Donald Trump (AP/Wilfredo Lee)

The scariest thing about Donald Trump's abortion comments

Trump said that women who get abortions should be "punished" if it becomes illegal. In reality, they already are


Heather Digby Parton
March 31, 2016 4:00PM (UTC)

After last night, we can add abortion politics to the long list of issues Donald Trump knows less about than a politically aware 12 year old. On an MSNBC town hall, Chris Matthews asked Trump one of the tougher questions a "pro-life" politician has ever had to face. He asked him if a woman who has an abortion should be punished. And Trump said yes, provoking an outcry from just about everyone on all sides of the debate. It's obvious why decent people would be appalled. But Trump was probably surprised that his anti-abortion allies didn't see it his way.

This question is always tricky for those who hold anti-abortion views. After all, it makes little sense to believe abortion is murder and fail to hold the person who makes the decision to commit the murder accountable for it. In that regard (and in a big break from normal practice), Trump is the one being rational. As Salon's Amanda Marcotte pointed out yesterday:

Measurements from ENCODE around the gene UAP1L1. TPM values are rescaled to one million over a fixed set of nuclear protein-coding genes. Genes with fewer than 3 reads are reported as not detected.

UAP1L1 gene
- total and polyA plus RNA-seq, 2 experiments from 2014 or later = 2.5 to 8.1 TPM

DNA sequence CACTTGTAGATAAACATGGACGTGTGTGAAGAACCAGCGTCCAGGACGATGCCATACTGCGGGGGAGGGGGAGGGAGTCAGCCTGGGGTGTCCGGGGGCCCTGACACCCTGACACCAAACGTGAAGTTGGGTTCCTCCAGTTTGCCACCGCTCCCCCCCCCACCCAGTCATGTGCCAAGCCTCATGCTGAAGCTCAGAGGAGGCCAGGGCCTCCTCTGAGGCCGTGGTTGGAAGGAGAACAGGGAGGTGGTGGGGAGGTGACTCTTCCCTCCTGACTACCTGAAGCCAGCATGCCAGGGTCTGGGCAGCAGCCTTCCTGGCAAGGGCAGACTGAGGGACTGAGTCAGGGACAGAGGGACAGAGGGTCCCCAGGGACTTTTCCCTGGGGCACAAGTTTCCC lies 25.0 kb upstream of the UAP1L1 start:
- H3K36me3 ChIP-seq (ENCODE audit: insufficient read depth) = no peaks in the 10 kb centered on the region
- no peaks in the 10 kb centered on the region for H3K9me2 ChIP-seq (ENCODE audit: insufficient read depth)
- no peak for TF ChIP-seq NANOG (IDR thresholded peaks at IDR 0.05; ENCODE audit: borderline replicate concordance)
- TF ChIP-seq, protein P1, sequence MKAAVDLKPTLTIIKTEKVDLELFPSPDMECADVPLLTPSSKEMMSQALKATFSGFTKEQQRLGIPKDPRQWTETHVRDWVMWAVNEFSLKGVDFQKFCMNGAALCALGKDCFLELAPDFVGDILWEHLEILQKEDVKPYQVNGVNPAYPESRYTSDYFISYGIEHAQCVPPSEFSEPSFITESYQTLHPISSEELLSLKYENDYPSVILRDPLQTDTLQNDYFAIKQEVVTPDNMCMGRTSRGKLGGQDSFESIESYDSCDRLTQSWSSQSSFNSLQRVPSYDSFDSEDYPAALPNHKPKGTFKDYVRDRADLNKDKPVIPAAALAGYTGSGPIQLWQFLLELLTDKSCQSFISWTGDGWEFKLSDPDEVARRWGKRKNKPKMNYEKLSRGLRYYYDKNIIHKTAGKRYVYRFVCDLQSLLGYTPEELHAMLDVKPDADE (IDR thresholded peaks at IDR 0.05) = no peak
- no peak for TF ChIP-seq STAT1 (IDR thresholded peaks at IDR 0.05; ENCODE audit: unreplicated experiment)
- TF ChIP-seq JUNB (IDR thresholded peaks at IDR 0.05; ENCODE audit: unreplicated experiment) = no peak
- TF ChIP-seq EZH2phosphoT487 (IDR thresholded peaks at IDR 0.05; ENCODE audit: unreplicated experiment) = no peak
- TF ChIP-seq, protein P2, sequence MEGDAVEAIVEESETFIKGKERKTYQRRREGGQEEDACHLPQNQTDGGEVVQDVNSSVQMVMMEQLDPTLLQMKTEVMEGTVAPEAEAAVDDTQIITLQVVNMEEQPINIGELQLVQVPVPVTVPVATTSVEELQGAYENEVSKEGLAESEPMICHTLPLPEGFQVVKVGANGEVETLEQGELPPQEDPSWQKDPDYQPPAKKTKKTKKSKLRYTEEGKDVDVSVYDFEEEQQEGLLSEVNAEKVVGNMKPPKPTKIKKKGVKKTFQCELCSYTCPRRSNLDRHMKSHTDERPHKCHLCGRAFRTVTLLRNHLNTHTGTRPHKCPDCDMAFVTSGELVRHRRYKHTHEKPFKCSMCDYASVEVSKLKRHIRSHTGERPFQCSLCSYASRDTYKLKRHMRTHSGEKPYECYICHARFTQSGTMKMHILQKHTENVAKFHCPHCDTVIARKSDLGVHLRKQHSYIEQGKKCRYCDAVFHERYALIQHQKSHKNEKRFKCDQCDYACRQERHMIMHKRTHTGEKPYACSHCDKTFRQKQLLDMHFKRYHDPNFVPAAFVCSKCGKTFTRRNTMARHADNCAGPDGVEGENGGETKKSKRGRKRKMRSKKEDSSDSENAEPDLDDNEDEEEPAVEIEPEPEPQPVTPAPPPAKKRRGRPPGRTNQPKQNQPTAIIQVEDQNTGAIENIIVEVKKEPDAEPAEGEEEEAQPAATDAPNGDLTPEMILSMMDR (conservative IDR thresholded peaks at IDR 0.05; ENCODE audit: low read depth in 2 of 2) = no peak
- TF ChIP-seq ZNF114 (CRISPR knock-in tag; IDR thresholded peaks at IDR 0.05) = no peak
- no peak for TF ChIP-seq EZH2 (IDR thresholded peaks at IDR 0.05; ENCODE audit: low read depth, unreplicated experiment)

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[T]he official stance that Republicans are supposed to take is that women are victims of abortion and therefore cannot be held responsible for it. Yes, it’s true that women pick up the phone, make the appointment, talk through their decisions with medical professionals, sign paperwork and then either take a pill or let the doctor perform an abortion, but none of this should be taken, in conservative eyes, as evidence that women are the people responsible for the abortion happening. Women are regarded by conservatives as fundamentally incapable of making grown-up decisions. If they choose abortion (and by implication, if they choose sex), it’s because they poor dears were misled.

Yes, the same people that conservatives treat as literally too stupid to understand what making a medical decision entails are then expected to raise children.

The party line is that abortion is murder but the woman who solicits it is not guilty by reason of insanity or mental defect. Keep in mind that one third of American women have an abortion at some point in their lives. That's a whole lot of defective crazy ladies we're allowing to roam free in society.

After it was pointed out that Trump had screwed the pooch, he issued a rare written "clarification" much like the one he was forced to release when he said the military would follow his order to commit war crimes. (These are the only two times he's done this.) Sounding as if it was a forced confession dictated to a prisoner of war, the statement said: